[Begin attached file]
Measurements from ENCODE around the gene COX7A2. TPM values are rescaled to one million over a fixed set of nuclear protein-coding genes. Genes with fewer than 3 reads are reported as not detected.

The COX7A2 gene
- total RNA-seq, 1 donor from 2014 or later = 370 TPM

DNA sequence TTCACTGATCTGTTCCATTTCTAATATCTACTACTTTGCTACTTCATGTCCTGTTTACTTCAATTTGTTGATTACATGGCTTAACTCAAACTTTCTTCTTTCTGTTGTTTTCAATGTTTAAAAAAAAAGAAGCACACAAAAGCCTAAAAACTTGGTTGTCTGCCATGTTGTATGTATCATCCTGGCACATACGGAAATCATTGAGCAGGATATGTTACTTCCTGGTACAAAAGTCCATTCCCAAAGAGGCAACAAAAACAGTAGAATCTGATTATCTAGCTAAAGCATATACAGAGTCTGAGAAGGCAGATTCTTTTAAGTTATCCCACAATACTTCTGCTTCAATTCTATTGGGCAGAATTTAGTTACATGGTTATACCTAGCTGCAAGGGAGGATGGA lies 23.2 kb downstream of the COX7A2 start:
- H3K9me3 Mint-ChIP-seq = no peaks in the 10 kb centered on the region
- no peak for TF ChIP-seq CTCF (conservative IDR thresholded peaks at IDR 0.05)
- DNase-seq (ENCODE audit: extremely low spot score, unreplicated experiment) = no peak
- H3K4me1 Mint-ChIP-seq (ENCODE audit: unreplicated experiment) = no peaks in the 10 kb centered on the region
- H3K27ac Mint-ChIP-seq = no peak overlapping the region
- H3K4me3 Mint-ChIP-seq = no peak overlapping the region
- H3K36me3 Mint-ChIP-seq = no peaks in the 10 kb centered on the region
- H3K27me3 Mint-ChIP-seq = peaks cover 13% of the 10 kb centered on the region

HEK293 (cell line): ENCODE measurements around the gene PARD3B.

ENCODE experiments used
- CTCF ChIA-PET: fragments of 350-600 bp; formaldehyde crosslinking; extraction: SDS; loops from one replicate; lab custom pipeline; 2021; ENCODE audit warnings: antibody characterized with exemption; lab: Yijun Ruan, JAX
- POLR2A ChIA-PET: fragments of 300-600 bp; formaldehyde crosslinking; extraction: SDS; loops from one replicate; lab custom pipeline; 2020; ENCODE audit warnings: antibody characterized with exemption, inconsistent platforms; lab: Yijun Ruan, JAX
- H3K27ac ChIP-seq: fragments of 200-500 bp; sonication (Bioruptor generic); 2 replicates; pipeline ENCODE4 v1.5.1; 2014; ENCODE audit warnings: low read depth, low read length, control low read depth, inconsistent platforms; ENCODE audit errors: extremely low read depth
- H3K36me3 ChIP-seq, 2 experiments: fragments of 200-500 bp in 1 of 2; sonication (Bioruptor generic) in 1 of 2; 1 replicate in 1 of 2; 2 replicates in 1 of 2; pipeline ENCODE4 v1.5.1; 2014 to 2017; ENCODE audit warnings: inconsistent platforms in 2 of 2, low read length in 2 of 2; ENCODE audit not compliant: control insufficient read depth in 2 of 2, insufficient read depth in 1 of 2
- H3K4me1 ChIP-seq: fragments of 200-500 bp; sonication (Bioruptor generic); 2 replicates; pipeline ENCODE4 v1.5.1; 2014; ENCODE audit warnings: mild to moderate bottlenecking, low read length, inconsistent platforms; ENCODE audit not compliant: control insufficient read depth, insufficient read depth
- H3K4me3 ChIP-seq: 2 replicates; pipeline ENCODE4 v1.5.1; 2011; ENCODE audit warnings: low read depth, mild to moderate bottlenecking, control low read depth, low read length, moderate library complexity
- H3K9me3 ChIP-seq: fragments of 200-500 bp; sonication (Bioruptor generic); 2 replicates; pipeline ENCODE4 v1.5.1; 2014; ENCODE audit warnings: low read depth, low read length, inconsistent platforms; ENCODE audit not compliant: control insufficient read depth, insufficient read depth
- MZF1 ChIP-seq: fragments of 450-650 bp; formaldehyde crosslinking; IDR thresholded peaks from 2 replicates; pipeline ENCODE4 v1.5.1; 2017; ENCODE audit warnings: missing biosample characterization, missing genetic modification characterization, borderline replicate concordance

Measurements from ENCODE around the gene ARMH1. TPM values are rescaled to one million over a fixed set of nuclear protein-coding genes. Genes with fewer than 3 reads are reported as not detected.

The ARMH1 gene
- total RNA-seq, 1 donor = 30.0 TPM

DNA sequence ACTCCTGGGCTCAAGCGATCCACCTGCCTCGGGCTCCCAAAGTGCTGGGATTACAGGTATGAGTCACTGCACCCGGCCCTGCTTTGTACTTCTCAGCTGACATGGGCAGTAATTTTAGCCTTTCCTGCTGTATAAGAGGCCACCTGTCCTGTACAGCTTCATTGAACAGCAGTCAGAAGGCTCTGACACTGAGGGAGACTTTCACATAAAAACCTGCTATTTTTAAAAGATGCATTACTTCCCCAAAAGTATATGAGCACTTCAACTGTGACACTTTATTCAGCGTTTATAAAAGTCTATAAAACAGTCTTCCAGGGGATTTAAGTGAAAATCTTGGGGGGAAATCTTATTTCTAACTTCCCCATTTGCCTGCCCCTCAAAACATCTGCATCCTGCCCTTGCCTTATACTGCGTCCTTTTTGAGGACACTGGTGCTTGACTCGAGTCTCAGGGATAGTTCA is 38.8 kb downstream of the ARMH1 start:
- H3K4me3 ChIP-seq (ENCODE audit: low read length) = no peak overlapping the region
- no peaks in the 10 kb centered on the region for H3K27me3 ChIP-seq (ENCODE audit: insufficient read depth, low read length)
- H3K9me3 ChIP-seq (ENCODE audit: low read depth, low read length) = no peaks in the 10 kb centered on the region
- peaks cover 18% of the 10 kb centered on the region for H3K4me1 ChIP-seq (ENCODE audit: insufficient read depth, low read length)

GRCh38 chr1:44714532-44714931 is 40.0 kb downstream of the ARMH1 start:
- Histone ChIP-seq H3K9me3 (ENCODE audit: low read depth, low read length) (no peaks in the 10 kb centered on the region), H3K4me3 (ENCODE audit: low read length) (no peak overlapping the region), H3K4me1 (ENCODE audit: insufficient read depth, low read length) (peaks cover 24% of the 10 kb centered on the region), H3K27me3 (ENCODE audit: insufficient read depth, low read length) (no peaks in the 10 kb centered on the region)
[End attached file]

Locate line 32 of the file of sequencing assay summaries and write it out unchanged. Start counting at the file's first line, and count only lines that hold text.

- Histone ChIP-seq H3K9me3 (ENCODE audit: low read depth, low read length) (no peaks in the 10 kb centered on the region), H3K4me3 (ENCODE audit: low read length) (no peak overlapping the region), H3K4me1 (ENCODE audit: insufficient read depth, low read length) (peaks cover 24% of the 10 kb centered on the region), H3K27me3 (ENCODE audit: insufficient read depth, low read length) (no peaks in the 10 kb centered on the region)